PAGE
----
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Homeobox genes, or hox genes, are the part of the genome that codes for where each part of the body goes. Scientists frequently manipulate hox genes in drosophila to give them legs where the antennae should be, or more than one set of wings, or some other deformity.

The mechanism of homeobox genes is well understood. It involves localized expression of the genes where an expression gradient is formed at very early embryonic stages. This initial gradient then regulates the expression of other genes which are also locally expressed creating a cascade of expression gradients. The location of totipotent cells within blastula determine cell fate by regulating the morphogens which are expressed. Morphogens then come into play which generate specific structures such as abdominal segments, thoraces, fingers etc.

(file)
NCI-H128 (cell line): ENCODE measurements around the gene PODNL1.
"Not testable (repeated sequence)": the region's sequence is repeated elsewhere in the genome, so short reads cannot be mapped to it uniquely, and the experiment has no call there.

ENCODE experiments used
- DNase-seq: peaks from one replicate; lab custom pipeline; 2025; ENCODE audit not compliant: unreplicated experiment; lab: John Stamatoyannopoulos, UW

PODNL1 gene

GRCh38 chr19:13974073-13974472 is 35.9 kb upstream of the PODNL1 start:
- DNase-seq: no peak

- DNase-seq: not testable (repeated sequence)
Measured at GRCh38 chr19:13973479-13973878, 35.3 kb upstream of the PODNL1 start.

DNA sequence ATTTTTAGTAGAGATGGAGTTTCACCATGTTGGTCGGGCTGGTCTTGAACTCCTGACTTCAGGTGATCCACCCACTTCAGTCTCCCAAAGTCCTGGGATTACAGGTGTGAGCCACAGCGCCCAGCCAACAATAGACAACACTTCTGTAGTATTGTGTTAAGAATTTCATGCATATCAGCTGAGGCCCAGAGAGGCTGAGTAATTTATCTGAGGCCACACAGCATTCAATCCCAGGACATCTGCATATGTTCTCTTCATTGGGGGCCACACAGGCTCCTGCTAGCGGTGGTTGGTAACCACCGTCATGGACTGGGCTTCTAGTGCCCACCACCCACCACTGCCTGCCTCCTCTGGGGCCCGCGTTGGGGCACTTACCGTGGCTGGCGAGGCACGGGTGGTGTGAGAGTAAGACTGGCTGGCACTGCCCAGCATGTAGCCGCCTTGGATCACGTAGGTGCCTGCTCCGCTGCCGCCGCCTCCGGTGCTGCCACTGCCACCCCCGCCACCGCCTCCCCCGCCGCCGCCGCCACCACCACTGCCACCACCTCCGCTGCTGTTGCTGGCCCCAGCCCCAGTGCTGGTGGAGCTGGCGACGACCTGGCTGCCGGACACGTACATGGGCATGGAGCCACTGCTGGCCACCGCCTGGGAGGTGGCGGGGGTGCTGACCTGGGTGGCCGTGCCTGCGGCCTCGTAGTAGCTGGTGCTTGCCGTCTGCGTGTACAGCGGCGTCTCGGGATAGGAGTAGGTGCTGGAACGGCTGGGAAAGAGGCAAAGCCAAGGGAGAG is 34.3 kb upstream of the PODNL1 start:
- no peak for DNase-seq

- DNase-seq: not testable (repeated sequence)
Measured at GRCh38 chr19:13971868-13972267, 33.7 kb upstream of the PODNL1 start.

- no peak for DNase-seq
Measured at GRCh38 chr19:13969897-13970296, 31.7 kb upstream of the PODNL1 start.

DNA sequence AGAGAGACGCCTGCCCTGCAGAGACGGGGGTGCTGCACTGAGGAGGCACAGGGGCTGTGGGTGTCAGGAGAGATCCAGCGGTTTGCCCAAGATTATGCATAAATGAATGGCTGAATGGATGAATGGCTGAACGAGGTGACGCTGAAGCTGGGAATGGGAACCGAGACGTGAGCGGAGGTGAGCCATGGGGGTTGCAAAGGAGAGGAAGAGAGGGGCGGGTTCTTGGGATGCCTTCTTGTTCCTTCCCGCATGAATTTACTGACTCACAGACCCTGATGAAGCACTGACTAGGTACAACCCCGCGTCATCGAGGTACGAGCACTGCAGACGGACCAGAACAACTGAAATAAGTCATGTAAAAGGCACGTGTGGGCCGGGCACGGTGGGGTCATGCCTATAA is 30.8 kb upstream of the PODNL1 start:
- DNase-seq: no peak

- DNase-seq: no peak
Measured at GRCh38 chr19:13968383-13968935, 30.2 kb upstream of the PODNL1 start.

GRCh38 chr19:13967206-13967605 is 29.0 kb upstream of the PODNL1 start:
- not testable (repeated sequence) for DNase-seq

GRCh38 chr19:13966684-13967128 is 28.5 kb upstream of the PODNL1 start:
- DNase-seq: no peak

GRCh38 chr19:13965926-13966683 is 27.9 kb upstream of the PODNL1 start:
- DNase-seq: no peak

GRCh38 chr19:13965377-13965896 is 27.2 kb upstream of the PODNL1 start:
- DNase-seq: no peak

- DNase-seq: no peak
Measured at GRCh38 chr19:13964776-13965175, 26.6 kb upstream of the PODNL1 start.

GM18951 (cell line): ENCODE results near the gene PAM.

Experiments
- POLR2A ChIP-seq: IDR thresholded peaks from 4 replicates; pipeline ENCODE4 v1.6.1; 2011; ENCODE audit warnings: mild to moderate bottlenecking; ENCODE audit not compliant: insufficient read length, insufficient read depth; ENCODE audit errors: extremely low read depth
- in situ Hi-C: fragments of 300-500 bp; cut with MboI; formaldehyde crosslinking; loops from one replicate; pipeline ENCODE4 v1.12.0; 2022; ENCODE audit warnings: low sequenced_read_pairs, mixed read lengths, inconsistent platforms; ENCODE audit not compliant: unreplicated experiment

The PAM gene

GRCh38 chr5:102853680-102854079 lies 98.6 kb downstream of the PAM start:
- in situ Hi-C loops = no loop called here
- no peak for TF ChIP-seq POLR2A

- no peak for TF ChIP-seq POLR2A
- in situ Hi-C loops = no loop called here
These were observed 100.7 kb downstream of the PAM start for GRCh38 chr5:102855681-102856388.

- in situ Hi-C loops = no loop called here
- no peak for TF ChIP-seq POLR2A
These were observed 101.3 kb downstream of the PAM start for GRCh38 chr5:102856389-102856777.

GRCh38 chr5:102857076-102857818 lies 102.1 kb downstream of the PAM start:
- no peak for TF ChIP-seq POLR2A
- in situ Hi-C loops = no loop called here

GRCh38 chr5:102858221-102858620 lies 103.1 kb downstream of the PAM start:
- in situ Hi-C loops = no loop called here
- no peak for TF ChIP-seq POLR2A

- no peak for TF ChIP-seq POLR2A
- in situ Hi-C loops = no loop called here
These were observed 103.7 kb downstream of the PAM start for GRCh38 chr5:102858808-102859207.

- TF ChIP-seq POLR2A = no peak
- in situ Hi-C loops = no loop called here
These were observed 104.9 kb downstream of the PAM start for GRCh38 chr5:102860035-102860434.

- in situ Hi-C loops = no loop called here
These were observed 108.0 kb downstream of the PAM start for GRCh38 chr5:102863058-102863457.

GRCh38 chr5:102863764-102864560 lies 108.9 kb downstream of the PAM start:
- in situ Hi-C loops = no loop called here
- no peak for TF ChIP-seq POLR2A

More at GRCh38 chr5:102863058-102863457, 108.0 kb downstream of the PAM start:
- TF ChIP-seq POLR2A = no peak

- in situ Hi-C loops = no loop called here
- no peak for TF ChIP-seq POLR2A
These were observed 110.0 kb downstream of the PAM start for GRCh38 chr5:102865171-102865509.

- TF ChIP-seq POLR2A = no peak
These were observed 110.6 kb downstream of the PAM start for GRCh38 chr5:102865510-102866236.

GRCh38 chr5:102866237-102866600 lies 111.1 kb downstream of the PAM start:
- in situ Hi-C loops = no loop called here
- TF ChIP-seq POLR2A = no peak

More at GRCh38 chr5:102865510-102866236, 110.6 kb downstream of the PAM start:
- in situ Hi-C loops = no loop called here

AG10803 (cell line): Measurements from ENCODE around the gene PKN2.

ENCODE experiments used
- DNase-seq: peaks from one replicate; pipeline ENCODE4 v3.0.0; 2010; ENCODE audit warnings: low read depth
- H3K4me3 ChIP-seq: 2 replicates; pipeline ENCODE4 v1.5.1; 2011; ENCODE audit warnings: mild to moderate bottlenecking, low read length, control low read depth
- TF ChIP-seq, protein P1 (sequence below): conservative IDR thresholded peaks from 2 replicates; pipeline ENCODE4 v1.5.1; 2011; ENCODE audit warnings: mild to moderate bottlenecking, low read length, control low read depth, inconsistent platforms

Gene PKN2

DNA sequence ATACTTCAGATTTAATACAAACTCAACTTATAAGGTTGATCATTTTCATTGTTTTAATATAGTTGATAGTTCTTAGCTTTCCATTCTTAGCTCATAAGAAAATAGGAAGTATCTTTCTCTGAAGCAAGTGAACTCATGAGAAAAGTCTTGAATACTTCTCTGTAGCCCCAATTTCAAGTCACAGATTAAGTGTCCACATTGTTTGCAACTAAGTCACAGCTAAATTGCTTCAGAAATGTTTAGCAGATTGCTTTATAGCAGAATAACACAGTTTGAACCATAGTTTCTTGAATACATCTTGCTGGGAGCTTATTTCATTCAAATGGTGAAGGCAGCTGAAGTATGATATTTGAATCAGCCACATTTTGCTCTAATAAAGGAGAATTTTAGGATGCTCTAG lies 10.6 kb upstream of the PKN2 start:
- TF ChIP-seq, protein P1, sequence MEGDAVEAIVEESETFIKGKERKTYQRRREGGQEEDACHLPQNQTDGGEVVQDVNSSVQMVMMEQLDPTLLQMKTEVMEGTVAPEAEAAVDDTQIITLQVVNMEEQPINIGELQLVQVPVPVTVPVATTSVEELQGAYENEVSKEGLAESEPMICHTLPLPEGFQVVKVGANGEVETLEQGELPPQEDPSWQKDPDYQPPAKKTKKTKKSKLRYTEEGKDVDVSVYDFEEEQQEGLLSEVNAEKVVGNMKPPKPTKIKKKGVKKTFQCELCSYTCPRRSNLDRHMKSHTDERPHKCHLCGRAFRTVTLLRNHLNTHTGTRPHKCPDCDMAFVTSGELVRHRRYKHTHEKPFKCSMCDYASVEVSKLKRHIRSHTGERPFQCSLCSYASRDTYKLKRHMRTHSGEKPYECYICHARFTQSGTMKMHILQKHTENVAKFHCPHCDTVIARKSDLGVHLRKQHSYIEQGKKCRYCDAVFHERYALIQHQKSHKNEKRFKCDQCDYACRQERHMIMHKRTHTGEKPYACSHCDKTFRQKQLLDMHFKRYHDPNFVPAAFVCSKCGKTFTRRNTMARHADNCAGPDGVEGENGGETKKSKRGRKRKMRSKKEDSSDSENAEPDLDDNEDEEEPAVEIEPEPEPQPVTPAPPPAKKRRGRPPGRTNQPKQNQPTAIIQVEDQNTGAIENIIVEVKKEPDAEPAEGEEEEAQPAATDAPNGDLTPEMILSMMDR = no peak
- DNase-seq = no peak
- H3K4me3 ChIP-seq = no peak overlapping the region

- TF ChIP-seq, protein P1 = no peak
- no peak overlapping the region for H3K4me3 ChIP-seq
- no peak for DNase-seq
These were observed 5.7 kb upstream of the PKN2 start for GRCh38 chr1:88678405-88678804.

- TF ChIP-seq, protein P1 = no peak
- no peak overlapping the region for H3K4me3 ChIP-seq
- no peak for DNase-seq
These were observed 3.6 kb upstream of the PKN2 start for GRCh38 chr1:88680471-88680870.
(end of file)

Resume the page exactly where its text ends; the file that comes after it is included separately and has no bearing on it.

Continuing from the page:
It has been show that the initiation of the first gradient is dependant upon the point on the ovum where the sperm enters. This point is directly correllated to the animal end of the blastula where mitosis occurs more quickly than the vegetal end which in turn initiates the invagination process. Homeobox regulating proteins in the surface of the sperm are the cause of all of this.

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